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Single-Walled Carbon Nanotubes Probed with Insulator-Based Dielectrophoresis

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posted on 13.11.2017, 00:00 by Mohammad Towshif Rabbani, Christoph F. Schmidt, Alexandra Ros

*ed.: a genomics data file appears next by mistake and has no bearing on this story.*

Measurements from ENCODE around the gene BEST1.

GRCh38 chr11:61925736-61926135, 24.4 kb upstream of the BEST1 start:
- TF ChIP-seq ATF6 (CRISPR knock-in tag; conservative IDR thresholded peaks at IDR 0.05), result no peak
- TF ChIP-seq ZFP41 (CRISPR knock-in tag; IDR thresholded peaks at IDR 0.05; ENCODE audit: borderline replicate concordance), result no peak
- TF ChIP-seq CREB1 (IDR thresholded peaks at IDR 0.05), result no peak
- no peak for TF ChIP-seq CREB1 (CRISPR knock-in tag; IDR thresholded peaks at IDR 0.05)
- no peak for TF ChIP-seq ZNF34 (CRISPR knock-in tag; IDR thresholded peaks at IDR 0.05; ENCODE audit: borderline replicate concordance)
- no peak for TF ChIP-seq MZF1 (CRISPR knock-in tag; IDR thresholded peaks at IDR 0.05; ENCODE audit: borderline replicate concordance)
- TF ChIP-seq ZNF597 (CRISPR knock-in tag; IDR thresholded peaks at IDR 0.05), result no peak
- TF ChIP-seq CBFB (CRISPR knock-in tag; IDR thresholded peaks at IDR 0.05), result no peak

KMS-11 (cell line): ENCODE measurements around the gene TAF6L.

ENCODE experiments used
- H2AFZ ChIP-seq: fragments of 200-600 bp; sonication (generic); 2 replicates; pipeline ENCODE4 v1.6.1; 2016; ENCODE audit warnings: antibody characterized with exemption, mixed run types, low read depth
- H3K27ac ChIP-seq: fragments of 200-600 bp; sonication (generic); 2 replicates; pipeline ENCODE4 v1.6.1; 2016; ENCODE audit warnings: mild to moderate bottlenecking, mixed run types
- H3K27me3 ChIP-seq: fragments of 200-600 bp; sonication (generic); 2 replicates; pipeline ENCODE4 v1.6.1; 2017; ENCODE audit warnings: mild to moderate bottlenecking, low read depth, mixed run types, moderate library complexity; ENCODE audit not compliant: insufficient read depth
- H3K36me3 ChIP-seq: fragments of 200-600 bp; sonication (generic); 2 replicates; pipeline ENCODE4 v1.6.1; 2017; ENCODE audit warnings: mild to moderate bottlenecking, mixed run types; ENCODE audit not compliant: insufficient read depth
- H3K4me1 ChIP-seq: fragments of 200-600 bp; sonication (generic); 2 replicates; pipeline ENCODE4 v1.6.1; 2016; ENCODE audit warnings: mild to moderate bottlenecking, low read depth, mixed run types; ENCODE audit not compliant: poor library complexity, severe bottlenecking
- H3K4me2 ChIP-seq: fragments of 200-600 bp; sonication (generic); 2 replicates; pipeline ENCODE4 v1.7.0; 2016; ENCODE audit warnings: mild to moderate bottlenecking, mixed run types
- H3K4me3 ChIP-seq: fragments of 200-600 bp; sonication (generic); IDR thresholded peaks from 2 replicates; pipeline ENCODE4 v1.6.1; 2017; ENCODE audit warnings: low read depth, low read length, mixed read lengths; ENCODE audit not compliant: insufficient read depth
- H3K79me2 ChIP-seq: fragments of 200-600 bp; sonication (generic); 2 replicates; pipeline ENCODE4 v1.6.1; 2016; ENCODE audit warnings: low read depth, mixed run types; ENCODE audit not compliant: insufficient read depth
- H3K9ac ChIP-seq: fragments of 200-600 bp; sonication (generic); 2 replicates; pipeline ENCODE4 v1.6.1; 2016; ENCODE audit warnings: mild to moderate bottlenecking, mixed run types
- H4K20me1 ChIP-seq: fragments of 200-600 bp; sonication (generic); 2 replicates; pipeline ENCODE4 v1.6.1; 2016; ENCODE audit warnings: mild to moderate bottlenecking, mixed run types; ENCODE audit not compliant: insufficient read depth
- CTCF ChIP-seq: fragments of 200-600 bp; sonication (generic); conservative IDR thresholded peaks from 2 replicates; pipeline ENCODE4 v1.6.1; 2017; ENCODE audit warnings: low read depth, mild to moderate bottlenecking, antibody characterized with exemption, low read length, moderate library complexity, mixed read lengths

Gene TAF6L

Single-walled carbon nanotubes (SWNTs) offer unique electrical and optical properties. Common synthesis processes yield SWNTs with large length polydispersity (several tens of nanometers up to centimeters) and heterogeneous electrical and optical properties. Applications often require suitable selection and purification. Dielectrophoresis is one manipulation method for separating SWNTs based on dielectric properties and geometry. Here, we present a study of surfactant and single-stranded DNA-wrapped SWNTs suspended in aqueous solutions manipulated by insulator-based dielectrophoresis (iDEP). This method allows us to manipulate SWNTs with the help of arrays of insulating posts in a microfluidic device around which electric field gradients are created by the application of an electric potential to the extremities of the device. Semiconducting SWNTs were imaged during dielectrophoretic manipulation with fluorescence microscopy making use of their fluorescence emission in the near IR. We demonstrate SWNT trapping at low-frequency alternating current (AC) electric fields with applied potentials not exceeding 1000 V. Interestingly, suspended SWNTs showed both positive and negative dielectrophoresis, which we attribute to their ζ potential and the suspension properties. Such behavior agrees with common theoretical models for nanoparticle dielectrophoresis. We further show that the measured ζ potentials and suspension properties are in excellent agreement with a numerical model predicting the trapping locations in the iDEP device. This study is fundamental for the future application of low-frequency AC iDEP for technological applications of SWNTs.

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